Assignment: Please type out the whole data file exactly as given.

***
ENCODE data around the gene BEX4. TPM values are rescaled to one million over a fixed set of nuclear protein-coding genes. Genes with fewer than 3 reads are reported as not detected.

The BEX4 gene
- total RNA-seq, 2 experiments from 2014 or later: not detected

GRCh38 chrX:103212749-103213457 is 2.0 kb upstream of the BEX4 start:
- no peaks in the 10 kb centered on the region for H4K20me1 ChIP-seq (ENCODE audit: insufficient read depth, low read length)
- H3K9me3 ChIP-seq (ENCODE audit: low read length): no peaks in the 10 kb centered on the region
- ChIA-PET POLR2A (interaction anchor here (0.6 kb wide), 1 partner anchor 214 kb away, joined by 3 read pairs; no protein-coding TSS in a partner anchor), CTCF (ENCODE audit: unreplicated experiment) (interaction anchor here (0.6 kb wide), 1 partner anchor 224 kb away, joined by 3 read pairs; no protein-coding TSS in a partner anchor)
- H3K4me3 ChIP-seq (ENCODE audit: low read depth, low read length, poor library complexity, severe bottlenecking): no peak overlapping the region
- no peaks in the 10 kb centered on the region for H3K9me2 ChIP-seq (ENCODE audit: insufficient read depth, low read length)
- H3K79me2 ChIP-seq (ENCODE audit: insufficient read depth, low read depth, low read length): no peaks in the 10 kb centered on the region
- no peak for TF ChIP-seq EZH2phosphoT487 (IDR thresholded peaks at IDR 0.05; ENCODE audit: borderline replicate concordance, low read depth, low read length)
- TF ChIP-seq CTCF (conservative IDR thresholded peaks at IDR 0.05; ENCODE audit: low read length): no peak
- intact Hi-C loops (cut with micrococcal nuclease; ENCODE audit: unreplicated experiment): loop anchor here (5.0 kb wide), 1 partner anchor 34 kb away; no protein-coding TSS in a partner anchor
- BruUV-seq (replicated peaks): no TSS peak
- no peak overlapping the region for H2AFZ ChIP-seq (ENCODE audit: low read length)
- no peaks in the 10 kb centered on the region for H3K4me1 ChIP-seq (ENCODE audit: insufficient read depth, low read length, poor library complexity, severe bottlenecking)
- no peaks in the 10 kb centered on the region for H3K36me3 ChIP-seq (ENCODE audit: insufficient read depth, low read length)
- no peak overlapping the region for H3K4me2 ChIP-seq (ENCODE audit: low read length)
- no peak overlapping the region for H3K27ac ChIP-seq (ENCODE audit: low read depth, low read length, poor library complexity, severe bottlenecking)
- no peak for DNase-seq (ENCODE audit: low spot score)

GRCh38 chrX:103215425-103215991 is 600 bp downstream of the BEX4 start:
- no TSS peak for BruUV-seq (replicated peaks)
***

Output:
ENCODE data around the gene BEX4. TPM values are rescaled to one million over a fixed set of nuclear protein-coding genes. Genes with fewer than 3 reads are reported as not detected.

The BEX4 gene
- total RNA-seq, 2 experiments from 2014 or later: not detected

GRCh38 chrX:103212749-103213457 is 2.0 kb upstream of the BEX4 start:
- no peaks in the 10 kb centered on the region for H4K20me1 ChIP-seq (ENCODE audit: insufficient read depth, low read length)
- H3K9me3 ChIP-seq (ENCODE audit: low read length): no peaks in the 10 kb centered on the region
- ChIA-PET POLR2A (interaction anchor here (0.6 kb wide), 1 partner anchor 214 kb away, joined by 3 read pairs; no protein-coding TSS in a partner anchor), CTCF (ENCODE audit: unreplicated experiment) (interaction anchor here (0.6 kb wide), 1 partner anchor 224 kb away, joined by 3 read pairs; no protein-coding TSS in a partner anchor)
- H3K4me3 ChIP-seq (ENCODE audit: low read depth, low read length, poor library complexity, severe bottlenecking): no peak overlapping the region
- no peaks in the 10 kb centered on the region for H3K9me2 ChIP-seq (ENCODE audit: insufficient read depth, low read length)
- H3K79me2 ChIP-seq (ENCODE audit: insufficient read depth, low read depth, low read length): no peaks in the 10 kb centered on the region
- no peak for TF ChIP-seq EZH2phosphoT487 (IDR thresholded peaks at IDR 0.05; ENCODE audit: borderline replicate concordance, low read depth, low read length)
- TF ChIP-seq CTCF (conservative IDR thresholded peaks at IDR 0.05; ENCODE audit: low read length): no peak
- intact Hi-C loops (cut with micrococcal nuclease; ENCODE audit: unreplicated experiment): loop anchor here (5.0 kb wide), 1 partner anchor 34 kb away; no protein-coding TSS in a partner anchor
- BruUV-seq (replicated peaks): no TSS peak
- no peak overlapping the region for H2AFZ ChIP-seq (ENCODE audit: low read length)
- no peaks in the 10 kb centered on the region for H3K4me1 ChIP-seq (ENCODE audit: insufficient read depth, low read length, poor library complexity, severe bottlenecking)
- no peaks in the 10 kb centered on the region for H3K36me3 ChIP-seq (ENCODE audit: insufficient read depth, low read length)
- no peak overlapping the region for H3K4me2 ChIP-seq (ENCODE audit: low read length)
- no peak overlapping the region for H3K27ac ChIP-seq (ENCODE audit: low read depth, low read length, poor library complexity, severe bottlenecking)
- no peak for DNase-seq (ENCODE audit: low spot score)

GRCh38 chrX:103215425-103215991 is 600 bp downstream of the BEX4 start:
- no TSS peak for BruUV-seq (replicated peaks)